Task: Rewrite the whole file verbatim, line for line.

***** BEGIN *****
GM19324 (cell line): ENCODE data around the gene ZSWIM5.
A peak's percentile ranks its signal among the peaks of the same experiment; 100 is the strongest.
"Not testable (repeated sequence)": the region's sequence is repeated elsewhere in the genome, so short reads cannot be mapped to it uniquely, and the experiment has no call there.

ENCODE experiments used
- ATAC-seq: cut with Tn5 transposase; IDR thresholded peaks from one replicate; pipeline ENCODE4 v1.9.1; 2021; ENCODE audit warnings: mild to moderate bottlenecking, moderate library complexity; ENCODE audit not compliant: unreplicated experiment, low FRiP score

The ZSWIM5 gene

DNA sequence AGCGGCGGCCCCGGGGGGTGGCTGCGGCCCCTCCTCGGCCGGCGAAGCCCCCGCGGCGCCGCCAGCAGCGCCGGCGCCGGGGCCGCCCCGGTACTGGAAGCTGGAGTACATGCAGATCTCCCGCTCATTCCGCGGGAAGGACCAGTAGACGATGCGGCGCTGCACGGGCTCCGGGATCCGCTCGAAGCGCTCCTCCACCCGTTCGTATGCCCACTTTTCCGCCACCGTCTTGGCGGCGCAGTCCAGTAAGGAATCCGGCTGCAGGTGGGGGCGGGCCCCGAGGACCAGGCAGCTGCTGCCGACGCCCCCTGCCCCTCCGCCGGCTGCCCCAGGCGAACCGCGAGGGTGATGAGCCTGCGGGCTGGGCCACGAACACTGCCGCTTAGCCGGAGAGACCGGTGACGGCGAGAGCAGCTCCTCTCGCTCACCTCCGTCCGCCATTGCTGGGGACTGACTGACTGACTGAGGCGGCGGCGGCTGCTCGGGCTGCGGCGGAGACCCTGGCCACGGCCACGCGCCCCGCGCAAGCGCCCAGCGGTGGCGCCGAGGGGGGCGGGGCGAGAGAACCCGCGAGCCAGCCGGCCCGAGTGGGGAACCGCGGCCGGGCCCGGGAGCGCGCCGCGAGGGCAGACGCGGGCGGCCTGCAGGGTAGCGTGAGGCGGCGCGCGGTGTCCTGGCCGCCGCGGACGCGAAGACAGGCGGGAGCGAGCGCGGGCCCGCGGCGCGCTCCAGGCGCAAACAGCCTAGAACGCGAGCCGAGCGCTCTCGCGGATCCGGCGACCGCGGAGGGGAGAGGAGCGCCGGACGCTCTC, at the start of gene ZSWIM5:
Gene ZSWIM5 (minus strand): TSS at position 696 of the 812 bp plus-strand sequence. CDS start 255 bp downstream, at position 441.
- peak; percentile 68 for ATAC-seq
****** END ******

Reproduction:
GM19324 (cell line): ENCODE data around the gene ZSWIM5.
A peak's percentile ranks its signal among the peaks of the same experiment; 100 is the strongest.
"Not testable (repeated sequence)": the region's sequence is repeated elsewhere in the genome, so short reads cannot be mapped to it uniquely, and the experiment has no call there.

ENCODE experiments used
- ATAC-seq: cut with Tn5 transposase; IDR thresholded peaks from one replicate; pipeline ENCODE4 v1.9.1; 2021; ENCODE audit warnings: mild to moderate bottlenecking, moderate library complexity; ENCODE audit not compliant: unreplicated experiment, low FRiP score

The ZSWIM5 gene

DNA sequence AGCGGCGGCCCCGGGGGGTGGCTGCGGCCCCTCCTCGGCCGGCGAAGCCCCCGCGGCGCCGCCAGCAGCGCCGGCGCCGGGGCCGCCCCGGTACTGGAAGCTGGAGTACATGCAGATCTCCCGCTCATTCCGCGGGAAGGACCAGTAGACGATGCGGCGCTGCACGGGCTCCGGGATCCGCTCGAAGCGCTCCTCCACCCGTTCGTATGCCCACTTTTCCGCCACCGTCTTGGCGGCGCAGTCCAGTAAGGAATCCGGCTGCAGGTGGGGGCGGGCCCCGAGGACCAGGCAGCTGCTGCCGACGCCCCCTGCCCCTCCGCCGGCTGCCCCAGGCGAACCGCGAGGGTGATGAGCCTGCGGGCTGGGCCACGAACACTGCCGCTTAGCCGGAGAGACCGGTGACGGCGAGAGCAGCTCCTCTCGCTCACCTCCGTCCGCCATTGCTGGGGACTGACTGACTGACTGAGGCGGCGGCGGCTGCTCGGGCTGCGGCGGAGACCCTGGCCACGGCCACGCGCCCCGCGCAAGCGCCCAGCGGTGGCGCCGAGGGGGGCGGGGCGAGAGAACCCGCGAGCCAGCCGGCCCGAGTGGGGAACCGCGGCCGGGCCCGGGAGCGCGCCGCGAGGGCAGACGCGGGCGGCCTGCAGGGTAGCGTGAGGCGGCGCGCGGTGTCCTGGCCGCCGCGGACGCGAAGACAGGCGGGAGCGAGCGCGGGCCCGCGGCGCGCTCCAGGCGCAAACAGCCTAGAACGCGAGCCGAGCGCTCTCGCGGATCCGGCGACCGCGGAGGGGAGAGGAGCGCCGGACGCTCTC, at the start of gene ZSWIM5:
Gene ZSWIM5 (minus strand): TSS at position 696 of the 812 bp plus-strand sequence. CDS start 255 bp downstream, at position 441.
- peak; percentile 68 for ATAC-seq